Join my FREE business growth workout!

And I'll show you how to grow your business, work less and make more money with proven strategies that work right now...

  • get more clients without cold calling
  • reduce costs, without cutting service
  • know your numbers, without knowing numbers
  • what tools to use to make you more productive
  • Plus much, much more

Get Instant Access To My Free Business Growth Workout

Work With Me

You, Me, Big Results.

Learn More →

Blog

Regularly updated straight from the vine

Learn More →

FREE Resources

Not your average Business Toolbox

Learn More →
Home » Start up Advice

10 Days to Start Up: Day 8 – Creating an Advisory Board

This is the eighth part of the 10 Days to Start Up series. In case you missed the previous articles in the series you can catch up here.

In this post we are going to talk about  creating an Advisory Board. Even if you’re a one person start up, you can’t do it all yourself and you won’t have all the answers. You’ll need a team of advisers to help you get  your business off the ground and make your business a success.

Advisory Board

An Advisory Board is a collection of informal or formal advisers who have a special skill or insight which is helpful to your business. Your board may include individuals with business experiences, finance or marketing expertise. They may be in your industry or have broad skills in the areas that you are short of. Above all they aren’t living your day to day business like you are.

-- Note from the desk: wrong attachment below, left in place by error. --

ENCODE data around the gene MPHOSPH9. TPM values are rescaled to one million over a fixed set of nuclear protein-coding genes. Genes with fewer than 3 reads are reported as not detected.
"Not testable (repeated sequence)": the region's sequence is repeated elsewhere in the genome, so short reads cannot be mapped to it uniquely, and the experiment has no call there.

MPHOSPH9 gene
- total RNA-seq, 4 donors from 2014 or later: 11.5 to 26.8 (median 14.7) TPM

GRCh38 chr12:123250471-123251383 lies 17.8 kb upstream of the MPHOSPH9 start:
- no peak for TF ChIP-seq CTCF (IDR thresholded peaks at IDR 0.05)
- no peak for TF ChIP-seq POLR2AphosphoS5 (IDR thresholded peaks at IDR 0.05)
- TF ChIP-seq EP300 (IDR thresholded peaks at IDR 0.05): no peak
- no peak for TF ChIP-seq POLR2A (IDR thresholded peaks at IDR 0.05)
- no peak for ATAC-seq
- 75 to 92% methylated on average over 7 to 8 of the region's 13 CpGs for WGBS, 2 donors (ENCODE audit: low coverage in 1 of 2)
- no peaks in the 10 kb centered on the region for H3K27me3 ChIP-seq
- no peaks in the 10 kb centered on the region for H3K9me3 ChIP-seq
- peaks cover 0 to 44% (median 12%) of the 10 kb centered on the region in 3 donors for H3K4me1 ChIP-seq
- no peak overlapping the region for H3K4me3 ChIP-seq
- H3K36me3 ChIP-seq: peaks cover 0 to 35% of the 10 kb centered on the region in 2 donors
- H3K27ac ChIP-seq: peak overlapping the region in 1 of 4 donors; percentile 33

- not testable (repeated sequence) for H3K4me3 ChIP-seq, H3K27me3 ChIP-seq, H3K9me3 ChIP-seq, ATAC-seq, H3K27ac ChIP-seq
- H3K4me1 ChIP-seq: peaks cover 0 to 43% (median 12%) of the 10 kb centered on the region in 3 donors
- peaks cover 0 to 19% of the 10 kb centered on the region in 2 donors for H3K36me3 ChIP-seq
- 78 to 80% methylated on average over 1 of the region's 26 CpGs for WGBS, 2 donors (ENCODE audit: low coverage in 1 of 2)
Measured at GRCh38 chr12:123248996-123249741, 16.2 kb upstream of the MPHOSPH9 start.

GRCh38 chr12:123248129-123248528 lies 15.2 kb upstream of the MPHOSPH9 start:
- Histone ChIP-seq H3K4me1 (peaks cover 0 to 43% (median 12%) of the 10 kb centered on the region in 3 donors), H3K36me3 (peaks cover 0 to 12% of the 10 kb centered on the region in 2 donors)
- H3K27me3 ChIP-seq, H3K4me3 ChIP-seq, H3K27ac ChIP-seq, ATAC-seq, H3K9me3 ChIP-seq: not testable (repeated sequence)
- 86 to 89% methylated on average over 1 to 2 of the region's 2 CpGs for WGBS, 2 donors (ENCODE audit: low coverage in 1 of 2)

One way to look at it is the Advisory Board is your personal board of advisers. The members of the Advisory Board will have no legal say in the running of your business, so you aren’t answerable to them. However, they are independent and their advice and experience could be invaluable to you, your business and it’s success.

Although you aren’t answerable to the Advisory Board, one of the key benefits of having an Advisory Board is that you are holding yourself to account by sharing your ideas, your goals and your vision. Which in itself is to make these things that you want to achieve much more likely to happen.